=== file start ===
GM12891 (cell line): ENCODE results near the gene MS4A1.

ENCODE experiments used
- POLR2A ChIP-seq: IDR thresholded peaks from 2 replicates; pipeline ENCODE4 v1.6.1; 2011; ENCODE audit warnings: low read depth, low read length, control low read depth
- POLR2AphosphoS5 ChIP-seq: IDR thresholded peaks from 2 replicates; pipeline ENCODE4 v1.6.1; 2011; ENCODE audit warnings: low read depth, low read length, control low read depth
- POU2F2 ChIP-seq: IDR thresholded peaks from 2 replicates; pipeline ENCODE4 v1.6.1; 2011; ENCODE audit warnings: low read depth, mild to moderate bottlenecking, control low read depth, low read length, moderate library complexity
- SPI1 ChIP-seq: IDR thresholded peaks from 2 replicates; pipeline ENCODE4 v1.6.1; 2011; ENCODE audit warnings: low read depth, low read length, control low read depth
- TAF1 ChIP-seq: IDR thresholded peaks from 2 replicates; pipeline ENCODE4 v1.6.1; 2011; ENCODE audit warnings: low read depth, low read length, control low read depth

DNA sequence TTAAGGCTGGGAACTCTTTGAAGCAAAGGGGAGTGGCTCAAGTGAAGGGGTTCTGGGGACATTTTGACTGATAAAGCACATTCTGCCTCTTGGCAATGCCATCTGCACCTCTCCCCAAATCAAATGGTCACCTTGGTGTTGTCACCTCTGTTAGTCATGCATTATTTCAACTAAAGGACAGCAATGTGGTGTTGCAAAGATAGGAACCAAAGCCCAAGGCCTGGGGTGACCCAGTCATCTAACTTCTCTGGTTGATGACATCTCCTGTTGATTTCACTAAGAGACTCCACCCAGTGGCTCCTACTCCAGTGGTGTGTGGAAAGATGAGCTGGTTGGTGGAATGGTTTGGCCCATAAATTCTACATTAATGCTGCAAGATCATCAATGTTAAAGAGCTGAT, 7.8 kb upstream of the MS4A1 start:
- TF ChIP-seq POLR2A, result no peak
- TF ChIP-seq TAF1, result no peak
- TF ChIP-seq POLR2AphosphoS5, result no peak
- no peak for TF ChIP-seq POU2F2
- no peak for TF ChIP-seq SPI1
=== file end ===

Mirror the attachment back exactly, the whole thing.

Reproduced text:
GM12891 (cell line): ENCODE results near the gene MS4A1.

ENCODE experiments used
- POLR2A ChIP-seq: IDR thresholded peaks from 2 replicates; pipeline ENCODE4 v1.6.1; 2011; ENCODE audit warnings: low read depth, low read length, control low read depth
- POLR2AphosphoS5 ChIP-seq: IDR thresholded peaks from 2 replicates; pipeline ENCODE4 v1.6.1; 2011; ENCODE audit warnings: low read depth, low read length, control low read depth
- POU2F2 ChIP-seq: IDR thresholded peaks from 2 replicates; pipeline ENCODE4 v1.6.1; 2011; ENCODE audit warnings: low read depth, mild to moderate bottlenecking, control low read depth, low read length, moderate library complexity
- SPI1 ChIP-seq: IDR thresholded peaks from 2 replicates; pipeline ENCODE4 v1.6.1; 2011; ENCODE audit warnings: low read depth, low read length, control low read depth
- TAF1 ChIP-seq: IDR thresholded peaks from 2 replicates; pipeline ENCODE4 v1.6.1; 2011; ENCODE audit warnings: low read depth, low read length, control low read depth

DNA sequence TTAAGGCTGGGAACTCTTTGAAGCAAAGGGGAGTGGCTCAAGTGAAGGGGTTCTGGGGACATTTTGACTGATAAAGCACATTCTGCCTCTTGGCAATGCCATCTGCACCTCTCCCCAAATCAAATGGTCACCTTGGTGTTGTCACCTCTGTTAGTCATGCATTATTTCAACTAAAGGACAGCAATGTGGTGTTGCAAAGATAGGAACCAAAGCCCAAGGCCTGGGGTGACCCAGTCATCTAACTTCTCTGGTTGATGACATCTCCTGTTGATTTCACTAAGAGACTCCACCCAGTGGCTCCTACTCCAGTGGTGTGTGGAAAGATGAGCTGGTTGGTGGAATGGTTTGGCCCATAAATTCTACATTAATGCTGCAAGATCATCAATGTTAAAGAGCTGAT, 7.8 kb upstream of the MS4A1 start:
- TF ChIP-seq POLR2A, result no peak
- TF ChIP-seq TAF1, result no peak
- TF ChIP-seq POLR2AphosphoS5, result no peak
- no peak for TF ChIP-seq POU2F2
- no peak for TF ChIP-seq SPI1